Lin AL, Poteet E, Du F, Gourav RC, Liu R, Wen Y, Bresnen A, Huang S, Fox PT, Yang SH, Duong TQ.
Methylene blue as a cerebral metabolic and hemodynamic enhancer.
PLoS One. 2012;7(10):e46585.
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I find this paper from researchers at the Imaging Institute at the University of Texas both interesting and puzzling.
Like their more recent paper (Huang et al., 2013), they report that methylene blue (MB) aka methylthioninium chloride, enhances hemodynamics and metabolism in the rat brain.
Yet, in human septic shock patients, Gachot et al. (Gachot et al., 1995) reported that MB induces systemic and pulmonary vasoconstriction in patients with septic shock, without significant decrease in cardiac index.
Their concern was that the worsening of arterial oxygenation following MB injection may limit its use in patients with the adult respiratory distress syndrome.
Barber et al. (Barber et al., 1995) observed that MB has the potential to adversely affect vascular reactivity in patients.
Similarly, MB in a variety of animal model studies has been shown to be vasoconstrictive. Given that the hemodynamics in AD patients' brains are already impaired, could MB further exacerbate this condition?
To put this in context, Wischik et al. (Wischik et al., 1996) explained that MB is inhibitory at a higher concentration than may be achieved clinically.
Later, O'Leary et al. (O'Leary et al., 2010) found that neuroprotection alone caused by methylene blue (MB), the parent compound of the anti-tau phenothiazine drug Rember®, was insufficient to rescue cognition in a mouse model of the human tauopathy.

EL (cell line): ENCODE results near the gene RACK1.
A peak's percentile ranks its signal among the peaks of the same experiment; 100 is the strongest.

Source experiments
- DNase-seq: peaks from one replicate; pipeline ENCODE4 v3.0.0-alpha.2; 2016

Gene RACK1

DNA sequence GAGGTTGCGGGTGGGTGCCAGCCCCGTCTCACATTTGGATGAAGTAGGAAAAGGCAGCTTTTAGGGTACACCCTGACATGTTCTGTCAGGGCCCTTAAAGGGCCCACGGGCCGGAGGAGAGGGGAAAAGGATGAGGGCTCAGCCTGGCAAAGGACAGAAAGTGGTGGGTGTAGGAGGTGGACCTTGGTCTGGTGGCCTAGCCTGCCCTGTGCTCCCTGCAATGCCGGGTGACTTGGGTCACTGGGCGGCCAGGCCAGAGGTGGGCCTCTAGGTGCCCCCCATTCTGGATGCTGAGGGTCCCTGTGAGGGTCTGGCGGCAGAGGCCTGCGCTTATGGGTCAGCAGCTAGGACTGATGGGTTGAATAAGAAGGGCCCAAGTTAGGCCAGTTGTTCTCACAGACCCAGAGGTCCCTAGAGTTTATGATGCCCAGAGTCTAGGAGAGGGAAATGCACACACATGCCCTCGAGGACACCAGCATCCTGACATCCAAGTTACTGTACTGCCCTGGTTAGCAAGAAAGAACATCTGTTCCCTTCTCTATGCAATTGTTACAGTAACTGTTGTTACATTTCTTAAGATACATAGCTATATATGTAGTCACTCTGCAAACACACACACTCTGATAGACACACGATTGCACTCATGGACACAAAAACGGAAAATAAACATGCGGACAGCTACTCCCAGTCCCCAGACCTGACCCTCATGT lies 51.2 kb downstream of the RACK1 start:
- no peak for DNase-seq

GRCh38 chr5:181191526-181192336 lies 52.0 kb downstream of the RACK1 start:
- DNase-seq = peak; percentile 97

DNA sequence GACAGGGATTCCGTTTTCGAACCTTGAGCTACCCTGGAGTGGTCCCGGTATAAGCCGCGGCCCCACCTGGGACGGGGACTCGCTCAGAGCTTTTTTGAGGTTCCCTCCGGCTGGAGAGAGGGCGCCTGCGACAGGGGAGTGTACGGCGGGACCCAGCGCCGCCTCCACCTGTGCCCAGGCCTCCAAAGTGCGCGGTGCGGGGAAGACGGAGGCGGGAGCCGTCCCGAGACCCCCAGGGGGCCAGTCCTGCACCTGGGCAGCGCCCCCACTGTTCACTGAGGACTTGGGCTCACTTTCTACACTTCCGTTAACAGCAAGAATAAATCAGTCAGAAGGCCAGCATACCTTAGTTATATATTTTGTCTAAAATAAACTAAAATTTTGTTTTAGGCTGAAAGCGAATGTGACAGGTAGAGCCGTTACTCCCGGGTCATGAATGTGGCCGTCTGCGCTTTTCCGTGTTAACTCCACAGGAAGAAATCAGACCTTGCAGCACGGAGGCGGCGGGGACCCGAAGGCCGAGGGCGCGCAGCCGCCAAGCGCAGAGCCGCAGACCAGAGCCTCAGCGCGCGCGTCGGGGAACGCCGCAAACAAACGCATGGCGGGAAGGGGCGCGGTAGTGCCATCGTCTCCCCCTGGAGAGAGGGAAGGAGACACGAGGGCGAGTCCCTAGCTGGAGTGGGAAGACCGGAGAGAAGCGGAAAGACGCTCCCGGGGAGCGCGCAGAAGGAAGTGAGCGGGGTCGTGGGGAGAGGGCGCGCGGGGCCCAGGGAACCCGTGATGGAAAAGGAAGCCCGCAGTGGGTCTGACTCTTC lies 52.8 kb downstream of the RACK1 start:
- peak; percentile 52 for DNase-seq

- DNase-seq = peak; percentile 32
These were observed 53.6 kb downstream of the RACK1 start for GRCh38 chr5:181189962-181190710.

Only when levels of soluble tau protein were concomitantly reduced by a very high concentration of MB was cognitive improvement observed. Pharmacokinetic analyses showed that MB could concentrate in the brain 500-fold, making the effective concentration (>100 μM) possible.
Assuming that this very high concentration is achievable, perhaps through iv or intranasal administration of MB, then what is the risk that MB may have an adverse effect on blood oxygenation and vasoconstriction in the AD brain?
Huang S, Du F, Shih YY, Shen Q, Gonzalez-Lima F, Duong TQ.
Methylene blue potentiates stimulus-evoked fMRI responses and cerebral oxygen consumption during normoxia and hypoxia.
Neuroimage. 2013 May 15;72:237-42.
Gachot B, Bedos JP, Veber B, Wolff M, Regnier B.
Short-term effects of methylene blue on hemodynamics and gas exchange in humans with septic shock.
Intensive Care Med. 1995 Dec;21(12):1027-31.
Barber DA, Rubin JW, Zumbro GL, Tackett RL.
The use of methylene blue as an extravascular surgical marker impairs vascular responses of human saphenous veins.
J Thorac Cardiovasc Surg. 1995 Jan;109(1):21-9.
Wischik CM, Edwards PC, Lai RY, Roth M, Harrington CR.
Selective inhibition of Alzheimer disease-like tau aggregation by phenothiazines.
Proc Natl Acad Sci U S A. 1996 Oct 1;93(20):11213-8.
O'Leary JC, Li Q, Marinec P, Blair LJ, Congdon EE, Johnson AG, Jinwal UK, Koren J, Jones JR, Kraft C, Peters M, Abisambra JF, Duff KE, Weeber EJ, Gestwicki JE, Dickey CA.
Phenothiazine-mediated rescue of cognition in tau transgenic mice requires neuroprotection and reduced soluble tau burden.
Mol Neurodegener. 2010;5:45.